|The Salkantay Trail
Trekking through the Peruvian jungle along the Salkantay Trail is described as the “back way” into Machu Picchu; used as a farmer’s trail for hundreds of years, and before that, the Inca themselves, tourists have for the most part left the trail undisturbed.
While there is clearly a sense of beauty in the austerity of everything encountered along the way of the trail, one thing is striking about nearly every local you pass: they live in destitute poverty. It is no accident that the humble Peruvians living in the shadows of the mighty Andes here resemble their Incan anscestors; the modern world has simply passed them by.
As we relax at a modest shack near a farm, I notice a stand selling bananas, grown from a tree no doubt nearby. Argelia, the woman behind the stand, has rough and dirty hands, which can only come from an honest day’s work to which few Americans these days are accustomed. After handing over mere cents I eat what is probably the best tasting “platano” I’ll ever have. I would have paid many times over what I was charged here picking a vastly inferior one up from the local grocery store back home.
Perhaps it was just the novelty of seeing the banana tree from which I was eating that made it taste so good, or maybe it was the contrast with the power bars and granola I’d been eating the entire day before, but something about that banana told me it was worth more that what I’d paid.
Any economist would laugh at such a statement, as nothing is ever really “worth more” than what you pay – the market price is paid for each and every transaction, which leaves both parties better off. Right? Kind of. The problem with this market, though, is it consists of a few hungry hikers a day, and perhaps a donkey train every once and a while. Where supply intersects demand, there is the price. Holy cow, my econ 101 professor was right! This price is low because there simply isn’t a market, and therefore any demand for these bananas! After coming to this realization and giving my banana peel back to “pacha mama,” or Mother Earth as the Incans say, I make my way further down the trail.
There was a book in class that I read once called “Economics is Everywhere,” by Daniel Hamermesh – after turning down the next valley, the pages of the book came crashing back down towards me: A road under construction.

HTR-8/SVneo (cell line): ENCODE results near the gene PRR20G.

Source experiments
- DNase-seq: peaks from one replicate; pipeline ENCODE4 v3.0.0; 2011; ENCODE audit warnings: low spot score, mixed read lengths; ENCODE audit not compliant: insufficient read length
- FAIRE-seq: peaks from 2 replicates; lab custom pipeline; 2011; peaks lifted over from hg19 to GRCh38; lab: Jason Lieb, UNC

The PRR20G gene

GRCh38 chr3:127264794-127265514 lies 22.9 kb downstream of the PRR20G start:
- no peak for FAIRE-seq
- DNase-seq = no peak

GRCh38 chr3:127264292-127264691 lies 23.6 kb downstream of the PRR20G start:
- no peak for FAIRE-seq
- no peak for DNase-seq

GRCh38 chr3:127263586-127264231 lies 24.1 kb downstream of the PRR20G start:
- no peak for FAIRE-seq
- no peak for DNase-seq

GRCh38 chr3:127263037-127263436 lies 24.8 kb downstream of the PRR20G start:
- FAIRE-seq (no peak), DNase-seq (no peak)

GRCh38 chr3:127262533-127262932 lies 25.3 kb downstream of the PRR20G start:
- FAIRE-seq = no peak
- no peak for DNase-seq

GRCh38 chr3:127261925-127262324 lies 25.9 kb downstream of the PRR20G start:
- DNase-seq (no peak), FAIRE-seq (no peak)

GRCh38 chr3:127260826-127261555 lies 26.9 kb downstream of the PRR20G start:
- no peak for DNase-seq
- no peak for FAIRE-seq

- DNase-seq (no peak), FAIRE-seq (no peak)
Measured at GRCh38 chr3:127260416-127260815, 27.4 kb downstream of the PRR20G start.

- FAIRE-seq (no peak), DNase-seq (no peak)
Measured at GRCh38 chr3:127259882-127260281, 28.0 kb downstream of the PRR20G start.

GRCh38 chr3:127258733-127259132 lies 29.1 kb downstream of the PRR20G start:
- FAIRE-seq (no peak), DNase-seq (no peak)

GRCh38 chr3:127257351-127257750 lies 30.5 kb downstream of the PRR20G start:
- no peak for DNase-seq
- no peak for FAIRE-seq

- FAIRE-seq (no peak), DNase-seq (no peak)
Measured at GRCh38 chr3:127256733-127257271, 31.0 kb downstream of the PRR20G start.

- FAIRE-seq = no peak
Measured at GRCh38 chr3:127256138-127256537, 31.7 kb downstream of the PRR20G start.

The past three days of only the sounds of birds chirping, horses neighing, and the dirt under my boots, and now I was greeted by the sound of backhoes and men working!
What most would observe as a grave affront to mother nature’s beauty, I saw as a once in lifetime opportunity for impoverished Peruvian farmers to bring their goods to market. Yes, I agree an unspoiled jungle mountainside is much more easy on the eyes than men with shovels and jackhammers; but what is also beautiful is the advancement of human lives.
|Road construction in the Santa Teresa River Valley
Farmers selling bananas for three cents to hikers along the Salkantay Trail may now have a chance to bring them to market ten miles down the road in Santa Teresa, a considerable task with just a muddy trail under your feet.
Before you know it, Argelia is selling her bananas for ten cents a piece, not three, and she can now afford to buy her daugter the proper footwear to get to school without getting blisters each day.
Who knows, maybe next year that road will lead to Cuzco, and the little girl may have the chance to start her own rafting company, or save up enough money to go to college in Lima, or heck, even America, when she’s old enough.
The point is, when it comes to economic growth, infrastructure is vital. We should never underestimate the power that a road has in getting us to school, work, or just the neighbor down the road.
Human beings in isolation can only provide for their own needs day by day. This is what society did for thousands of years before the Industrial Revolution catupulted the West into an unprecedented period of economic growth. This is what society is like now for Argelia and BILLIONS of others living in the third world. Markets connect us, roads connect markets, markets enable growth.
Maybe Argelia will never get rich off of selling those bananas, but I’d bet my boots that there are thousands of Americans who’d pay an awful lot more than three cents to taste one like her’s. You do the math.